Monday, March 12, 2012

Getting Rid of Tests?

Ok ok so I'm not getting rid of all tests, but I'm revamping the way they are taken. Currently students take their quizzes online and then take their Mastery Tests with me during a scheduled time. A large number of students took the test last week and I have to admit with our short 45 minute periods and all the activity going on in school, finding a time for students to take the test and finish it was a real problem. Many students still need to complete their essays, I find that 45 minutes is not enough time for a well thought out essay.

I spoke with one of my faster moving classes about this today, and they suggested taking the tests online as well. The current style of the test is choosing terms to identify and define and then choosing two essays. I'm trying on tests at least to do away with multiple choice. I am keeping multiple choice for the quizzes however as that is the style of standardized testing in this state.

Doing the tests at home would mean students would have access to their notes during the test, but the more I think about it, the more I think this is ok. I have long said history is not about memorizing facts and dates but about synthesizing information, and understanding why things are important. Shifting away from a memorization test would, in my opinion, be even more of a leap towards mastery of content learning. Students take notes, but do they use them to actually study? I don't think so. Testing this way would allow them to take their notes and actually demonstrate to me that they understand relationships. It would also allow them as much time as needed.

I'm definitely concerned about the backlash I may get from the administration about not actually giving "tests" but I also know that this is much closer to how they will be assessed in college (far away thoughts for 7th graders but isn't that how we should be preparing them)?

Finally this will be the last push I think towards a (nearly) paperless classroom.

Has anybody else done away with in class testing? What about allowing students full access to notes and material while being assessed?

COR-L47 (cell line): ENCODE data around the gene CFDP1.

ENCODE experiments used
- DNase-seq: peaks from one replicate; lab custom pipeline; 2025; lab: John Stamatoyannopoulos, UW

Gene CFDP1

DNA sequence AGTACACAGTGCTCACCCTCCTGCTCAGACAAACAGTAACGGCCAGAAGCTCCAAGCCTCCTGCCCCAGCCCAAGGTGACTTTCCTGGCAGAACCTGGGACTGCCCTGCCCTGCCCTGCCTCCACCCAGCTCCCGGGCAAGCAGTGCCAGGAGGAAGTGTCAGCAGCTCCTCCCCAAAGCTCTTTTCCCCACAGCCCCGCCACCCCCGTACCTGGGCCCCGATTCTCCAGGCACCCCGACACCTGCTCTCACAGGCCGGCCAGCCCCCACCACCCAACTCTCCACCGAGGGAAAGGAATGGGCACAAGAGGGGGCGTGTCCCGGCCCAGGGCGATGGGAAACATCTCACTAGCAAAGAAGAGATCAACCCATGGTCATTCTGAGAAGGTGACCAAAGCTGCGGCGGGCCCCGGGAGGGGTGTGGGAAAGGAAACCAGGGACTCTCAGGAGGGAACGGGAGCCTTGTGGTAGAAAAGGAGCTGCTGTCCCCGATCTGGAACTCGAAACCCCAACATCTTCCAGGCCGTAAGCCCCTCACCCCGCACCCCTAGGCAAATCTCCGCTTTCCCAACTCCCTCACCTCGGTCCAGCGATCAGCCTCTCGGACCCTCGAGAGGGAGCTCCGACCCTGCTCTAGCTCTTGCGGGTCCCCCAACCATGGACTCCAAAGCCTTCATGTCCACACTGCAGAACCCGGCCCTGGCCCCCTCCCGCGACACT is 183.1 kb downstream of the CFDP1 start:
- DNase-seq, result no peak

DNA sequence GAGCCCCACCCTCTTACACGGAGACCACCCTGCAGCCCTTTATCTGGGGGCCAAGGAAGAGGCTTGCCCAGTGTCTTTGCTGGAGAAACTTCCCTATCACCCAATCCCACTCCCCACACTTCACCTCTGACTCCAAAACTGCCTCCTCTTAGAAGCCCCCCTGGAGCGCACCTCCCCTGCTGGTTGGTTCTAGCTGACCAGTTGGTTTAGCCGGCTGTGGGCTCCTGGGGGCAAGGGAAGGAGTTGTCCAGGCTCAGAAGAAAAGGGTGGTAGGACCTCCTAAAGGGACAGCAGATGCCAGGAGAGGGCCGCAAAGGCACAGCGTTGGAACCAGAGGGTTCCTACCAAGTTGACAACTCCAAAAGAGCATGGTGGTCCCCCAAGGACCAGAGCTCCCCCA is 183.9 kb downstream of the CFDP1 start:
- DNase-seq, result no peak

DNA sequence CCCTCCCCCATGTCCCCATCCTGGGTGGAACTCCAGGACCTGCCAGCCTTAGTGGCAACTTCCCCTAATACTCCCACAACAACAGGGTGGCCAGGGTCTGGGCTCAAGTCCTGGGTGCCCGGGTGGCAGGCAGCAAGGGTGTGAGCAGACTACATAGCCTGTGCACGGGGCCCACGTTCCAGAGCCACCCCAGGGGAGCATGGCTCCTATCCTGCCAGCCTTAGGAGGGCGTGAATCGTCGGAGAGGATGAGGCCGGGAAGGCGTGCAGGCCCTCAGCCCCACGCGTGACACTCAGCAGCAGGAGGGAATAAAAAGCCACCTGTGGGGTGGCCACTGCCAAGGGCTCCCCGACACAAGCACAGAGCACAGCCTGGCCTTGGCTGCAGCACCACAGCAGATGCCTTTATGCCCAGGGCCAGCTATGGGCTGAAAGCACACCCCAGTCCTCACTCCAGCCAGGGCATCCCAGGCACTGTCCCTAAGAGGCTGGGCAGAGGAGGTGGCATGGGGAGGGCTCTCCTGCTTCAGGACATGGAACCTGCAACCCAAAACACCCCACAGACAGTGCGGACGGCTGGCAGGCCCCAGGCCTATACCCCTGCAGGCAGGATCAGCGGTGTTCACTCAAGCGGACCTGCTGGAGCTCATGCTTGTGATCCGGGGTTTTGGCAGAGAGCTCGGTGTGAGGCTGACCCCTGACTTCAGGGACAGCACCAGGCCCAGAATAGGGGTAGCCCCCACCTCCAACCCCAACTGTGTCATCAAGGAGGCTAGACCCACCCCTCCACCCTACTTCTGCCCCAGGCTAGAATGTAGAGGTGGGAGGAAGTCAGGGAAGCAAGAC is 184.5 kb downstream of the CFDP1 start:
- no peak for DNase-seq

Thursday, March 1, 2012

Ramblings from inside the Flip

We had a delayed opening today due to snow. Only in New England would this be happening March 1st! Normally delayed openings bring a lot of stress. Since I teach five sections of the same subject I try to keep all my classes in one place. Delayed openings and early dismissals always pose a problem. It means that since I only see half my classes, those classes end up a whole day ahead of the others. Since I did not want the classes too far off one another, these days in all honestly used to be "throw away days." I would do something related to the content we were covering, but not something that would make any one class ahead of the others. Usually an episode of something on the history channel, or a fun facts worksheet of sorts. I hated that the day felt like a waste.

I'm excited because since I've flipped the delay doesn't change anything, the kids will come in as usual and continue working on their projects. I'm excited because since everyone works at their own pace, I don't have to worry about anyone being "off." My only concern is the classes I don't see today having time to finish, but all their projects seemed to be coming along fine yesterday.

This week brought its own set of challenges. The physical space of my classroom continues to be an issue, its a small room and having kids bustling around, grabbing books and sharing supplies has led to organized chaos. Next week I'm going to try to have a more organized set up, dividing the room into more defined areas (ie: Research, construction, study, lecture catch up). I also need to figure out some better storage solutions for their projects.

Observations this week:
Cons: Many students are still not listening to the lectures. I'm not sure if there is a disconnect between how that will impact their grade or not, I'm hoping to rectify that for the coming weeks. This tends to be the same group of students that didn't do homework before. I would say that there are not as many students blowing off lectures as there were blowing off homework, but its still a number I'm not comfortable with. Also, there are still a few (very few) students who are not utilizing class time efficiently.

Pros: I let students pick where they sit, this week less people sat with friends, and more students sat with people working on similar projects. I also noticed far less "Ms. Miller!!" questions and more questions directed at their peers, students really started to help each other out.

How do those flipping classes highlight the importance of mastering the content? Does this realization come with maturity? Or is it something that students have to learn the hard way (ie: not finish the units to get the A)?